Traditional product line positioning and pricing models assume that firms have full information about the market demand and consumer preferences. In this paper we consider a setting where the firm has limited market information and tries to select its product positioning and pricing strategy optimally in light of this missing market information. To do this, we use competitive ration and maximum regret criteria, which measure (respectively) the percentage and absolute loss relative to the benchmark case where the firm has full knowledge of customer preferences. We provide closed form solutions for the op0itmal product line positioning policies under limited market information for both the case of horizontal and vertically differentiate product lines. Our analysis, while stylizes, provides insights into practices observed in many real world markets. In the case of horizontal differentiation, we show that the optimal decision for both the competitive ration and maximum regret criteria is to position products at equal intervals in the attribute space and to price them identically; that is, to evenly span the product space with uniformly priced versions of the product. For the vertically differentiated case, we show that the optimal policy consists of offering some number of highest quality versions, which we call nested quality offerings. We show in this case that the more ambiguity there is over customers' taste for quality, the more product versions the firm should offer.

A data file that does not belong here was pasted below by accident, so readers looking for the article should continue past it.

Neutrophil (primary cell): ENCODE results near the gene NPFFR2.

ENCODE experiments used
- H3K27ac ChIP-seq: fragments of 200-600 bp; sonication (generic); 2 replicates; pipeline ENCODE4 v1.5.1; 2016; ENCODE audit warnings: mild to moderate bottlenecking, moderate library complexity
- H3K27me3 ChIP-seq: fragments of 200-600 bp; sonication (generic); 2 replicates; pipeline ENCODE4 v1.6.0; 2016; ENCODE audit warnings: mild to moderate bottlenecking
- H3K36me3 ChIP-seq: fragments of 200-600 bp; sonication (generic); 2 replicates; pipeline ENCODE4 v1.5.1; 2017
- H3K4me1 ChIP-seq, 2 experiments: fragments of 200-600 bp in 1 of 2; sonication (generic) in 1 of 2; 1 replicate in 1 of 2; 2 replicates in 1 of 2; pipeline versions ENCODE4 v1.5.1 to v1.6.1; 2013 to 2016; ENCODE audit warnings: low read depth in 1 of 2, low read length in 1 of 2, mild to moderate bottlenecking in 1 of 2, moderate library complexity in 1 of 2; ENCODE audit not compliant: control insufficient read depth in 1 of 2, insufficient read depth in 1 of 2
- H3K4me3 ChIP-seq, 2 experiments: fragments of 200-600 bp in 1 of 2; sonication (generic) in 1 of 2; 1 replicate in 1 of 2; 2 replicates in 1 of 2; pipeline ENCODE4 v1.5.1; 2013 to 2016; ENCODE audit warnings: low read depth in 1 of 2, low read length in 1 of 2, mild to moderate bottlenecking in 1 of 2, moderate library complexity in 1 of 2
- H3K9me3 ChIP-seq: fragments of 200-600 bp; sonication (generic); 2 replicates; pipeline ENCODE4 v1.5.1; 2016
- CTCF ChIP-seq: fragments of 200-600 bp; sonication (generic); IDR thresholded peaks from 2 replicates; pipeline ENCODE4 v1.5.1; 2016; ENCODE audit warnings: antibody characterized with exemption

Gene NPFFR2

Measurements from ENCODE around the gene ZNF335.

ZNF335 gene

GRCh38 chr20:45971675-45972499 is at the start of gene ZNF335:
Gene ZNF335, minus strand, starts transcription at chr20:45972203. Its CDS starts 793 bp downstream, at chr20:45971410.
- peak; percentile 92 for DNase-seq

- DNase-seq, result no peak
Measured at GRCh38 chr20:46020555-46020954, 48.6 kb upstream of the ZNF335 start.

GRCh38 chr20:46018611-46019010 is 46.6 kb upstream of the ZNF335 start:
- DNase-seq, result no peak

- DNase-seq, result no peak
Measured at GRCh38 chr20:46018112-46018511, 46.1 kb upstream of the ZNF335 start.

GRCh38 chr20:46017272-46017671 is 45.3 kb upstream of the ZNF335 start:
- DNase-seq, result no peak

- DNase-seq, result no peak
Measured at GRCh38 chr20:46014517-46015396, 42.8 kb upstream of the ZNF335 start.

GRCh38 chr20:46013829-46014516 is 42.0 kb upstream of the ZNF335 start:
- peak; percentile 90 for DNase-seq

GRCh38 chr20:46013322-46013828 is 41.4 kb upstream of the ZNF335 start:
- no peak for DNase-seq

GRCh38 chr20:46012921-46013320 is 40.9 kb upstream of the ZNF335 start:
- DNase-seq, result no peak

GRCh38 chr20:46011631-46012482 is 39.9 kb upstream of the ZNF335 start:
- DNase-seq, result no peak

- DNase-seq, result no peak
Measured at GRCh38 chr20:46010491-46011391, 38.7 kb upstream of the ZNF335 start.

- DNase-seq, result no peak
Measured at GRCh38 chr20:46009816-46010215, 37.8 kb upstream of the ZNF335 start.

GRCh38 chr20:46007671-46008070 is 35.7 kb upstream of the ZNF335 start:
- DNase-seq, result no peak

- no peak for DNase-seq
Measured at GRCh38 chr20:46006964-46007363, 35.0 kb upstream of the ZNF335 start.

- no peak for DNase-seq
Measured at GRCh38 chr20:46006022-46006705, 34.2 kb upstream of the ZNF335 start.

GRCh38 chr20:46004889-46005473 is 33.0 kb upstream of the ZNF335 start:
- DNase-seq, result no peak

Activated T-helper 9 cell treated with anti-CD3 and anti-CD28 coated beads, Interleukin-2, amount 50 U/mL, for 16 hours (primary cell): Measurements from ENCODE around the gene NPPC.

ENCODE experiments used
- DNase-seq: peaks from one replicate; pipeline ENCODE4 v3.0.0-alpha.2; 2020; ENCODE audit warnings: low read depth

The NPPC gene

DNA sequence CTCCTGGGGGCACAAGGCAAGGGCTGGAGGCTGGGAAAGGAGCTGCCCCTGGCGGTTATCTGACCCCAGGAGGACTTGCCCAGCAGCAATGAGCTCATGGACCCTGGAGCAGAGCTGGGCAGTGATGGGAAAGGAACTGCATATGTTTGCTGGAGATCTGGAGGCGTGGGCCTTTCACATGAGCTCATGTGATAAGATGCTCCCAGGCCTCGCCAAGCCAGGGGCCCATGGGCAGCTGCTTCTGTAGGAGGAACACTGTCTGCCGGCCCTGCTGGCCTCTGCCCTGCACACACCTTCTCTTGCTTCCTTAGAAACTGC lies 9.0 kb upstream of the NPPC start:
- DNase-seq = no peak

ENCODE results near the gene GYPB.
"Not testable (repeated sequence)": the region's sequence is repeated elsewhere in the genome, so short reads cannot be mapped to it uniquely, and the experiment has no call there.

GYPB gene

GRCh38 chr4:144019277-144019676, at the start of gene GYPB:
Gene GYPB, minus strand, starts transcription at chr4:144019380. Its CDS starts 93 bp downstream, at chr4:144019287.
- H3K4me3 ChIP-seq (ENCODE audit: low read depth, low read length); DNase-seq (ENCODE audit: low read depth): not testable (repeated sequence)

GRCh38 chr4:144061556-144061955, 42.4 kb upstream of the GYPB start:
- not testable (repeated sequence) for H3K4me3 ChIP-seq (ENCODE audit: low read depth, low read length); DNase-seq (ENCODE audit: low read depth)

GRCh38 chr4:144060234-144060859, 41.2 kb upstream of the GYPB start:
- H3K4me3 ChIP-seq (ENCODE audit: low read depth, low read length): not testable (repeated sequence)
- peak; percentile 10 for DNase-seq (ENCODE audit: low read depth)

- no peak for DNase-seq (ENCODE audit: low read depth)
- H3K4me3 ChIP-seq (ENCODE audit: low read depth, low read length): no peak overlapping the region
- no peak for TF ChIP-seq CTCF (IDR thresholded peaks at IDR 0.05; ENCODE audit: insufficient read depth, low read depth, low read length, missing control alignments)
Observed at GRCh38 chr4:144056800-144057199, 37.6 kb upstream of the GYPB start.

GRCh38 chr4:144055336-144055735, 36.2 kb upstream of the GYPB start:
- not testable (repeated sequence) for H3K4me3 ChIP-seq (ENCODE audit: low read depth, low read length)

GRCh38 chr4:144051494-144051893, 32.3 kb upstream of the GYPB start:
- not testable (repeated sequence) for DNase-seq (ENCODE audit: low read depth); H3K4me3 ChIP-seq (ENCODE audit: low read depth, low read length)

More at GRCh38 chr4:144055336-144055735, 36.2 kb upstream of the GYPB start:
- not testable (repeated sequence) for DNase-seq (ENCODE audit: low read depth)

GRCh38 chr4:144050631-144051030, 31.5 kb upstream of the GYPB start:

Eren, S., and G. van Ryzin. "Product Line Positioning Without Market Information." Decision, Risk, and Operations Working Paper Series, Columbia Business School, 2006.
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